It is no coincidence that banks and the healthcare sector have set up in-house design teams to look at how to better meet the needs of customers or patients.
It is a reflection of how design has become increasingly pivotal in people's daily experiences, said Mr Low Cheaw Hwei, who heads a newly formed Design Education Advisory Committee.
In a recent interview with The Straits Times, he detailed how design education has grown from being relatively niche to a more widely recognised practice.
At the heart of this growth is the recognition that the education of designers covers aspects that are crucial in the modern economy - the focus on understanding the users, working in multi-disciplinary teams and finding solutions to problems.
The end product is a person imbued with a potent combination of problem-solving skills, creative thinking and empathy.
These traits have "caught the attention of the non-design world", he said. "They are very interested and keen to see how... these capabilities could be applied in a non-creative industry."
The new committee Mr Low heads will look at how institutes of higher learning here adopt design education.
It is the first national-level committee launched by the DesignSingapore Council - a subsidiary of the Economic Development Board - and consists of nine industry leaders and 14 academics from the institutes of higher learning, who have been appointed by the Ministry of Trade and Industry.
Mr Low, head of design for Asia-Pacific at Philips Asean Pacific, was appointed by Mr Chan Chun Sing, Minister for Trade and Industry, to chair the committee for a two-year term from April.
A resource panel comprising international thought leaders and representatives from relevant agencies such as SkillsFuture Singapore and Workforce Singapore, among others, has also been set up.
The committee, which has met thrice since August, will engage the panel in its work.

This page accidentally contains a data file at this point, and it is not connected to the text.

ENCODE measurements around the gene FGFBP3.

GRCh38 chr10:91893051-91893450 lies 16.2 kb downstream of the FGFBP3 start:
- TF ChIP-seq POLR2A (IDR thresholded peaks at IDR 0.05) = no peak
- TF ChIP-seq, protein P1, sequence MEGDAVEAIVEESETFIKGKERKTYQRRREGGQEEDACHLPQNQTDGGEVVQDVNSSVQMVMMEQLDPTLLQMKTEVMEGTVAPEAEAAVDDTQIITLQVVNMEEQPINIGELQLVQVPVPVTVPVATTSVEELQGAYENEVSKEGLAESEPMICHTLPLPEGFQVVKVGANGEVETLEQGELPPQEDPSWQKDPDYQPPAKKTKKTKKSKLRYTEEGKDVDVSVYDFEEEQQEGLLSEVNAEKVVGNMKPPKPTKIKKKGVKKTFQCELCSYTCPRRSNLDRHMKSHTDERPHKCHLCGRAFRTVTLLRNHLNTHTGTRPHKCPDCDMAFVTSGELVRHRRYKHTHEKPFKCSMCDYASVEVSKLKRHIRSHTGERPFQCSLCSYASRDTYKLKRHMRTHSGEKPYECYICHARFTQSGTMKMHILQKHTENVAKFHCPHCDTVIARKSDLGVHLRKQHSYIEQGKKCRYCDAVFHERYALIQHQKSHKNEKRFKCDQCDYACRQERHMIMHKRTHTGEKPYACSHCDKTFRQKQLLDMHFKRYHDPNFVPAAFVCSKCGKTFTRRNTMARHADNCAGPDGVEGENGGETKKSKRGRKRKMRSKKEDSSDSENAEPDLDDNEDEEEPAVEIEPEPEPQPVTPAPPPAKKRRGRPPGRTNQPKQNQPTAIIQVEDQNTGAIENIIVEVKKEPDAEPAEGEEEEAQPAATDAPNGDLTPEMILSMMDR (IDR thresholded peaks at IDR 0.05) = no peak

Apart from improving design-related courses in higher learning institutions, Mr Low said the team wants to make design a bigger part of seemingly unrelated disciplines.
This means taking a closer look at how design-related skills such as empathy can be infused into non-design courses.
"Students studying business need to understand the needs of customers and put themselves in the position of the end user or the recipient of a business product or service that he or she creates," he said.
Another example is healthcare training. "Doctors are trained in the technical skills in the field of medicine, but I think it will be also very useful for doctors to be armed with a set of capabilities that demonstrate empathy, especially towards patients," he added.
Mr Low said the team hopes to reshape the public perception of design. It also wants to expand the types of jobs that design graduates can go into.
"I think increasingly in the new economy... it's no longer a composition of job types the industry needs. It's very much about what capabilities are required in the industry to solve certain problems."
Hence, an interior design graduate may move to other roles based on his skills and interests, said Mr Low. "Our role... is about building Singapore's next generation of problem-solvers, so we're not just relying on designers to be creative."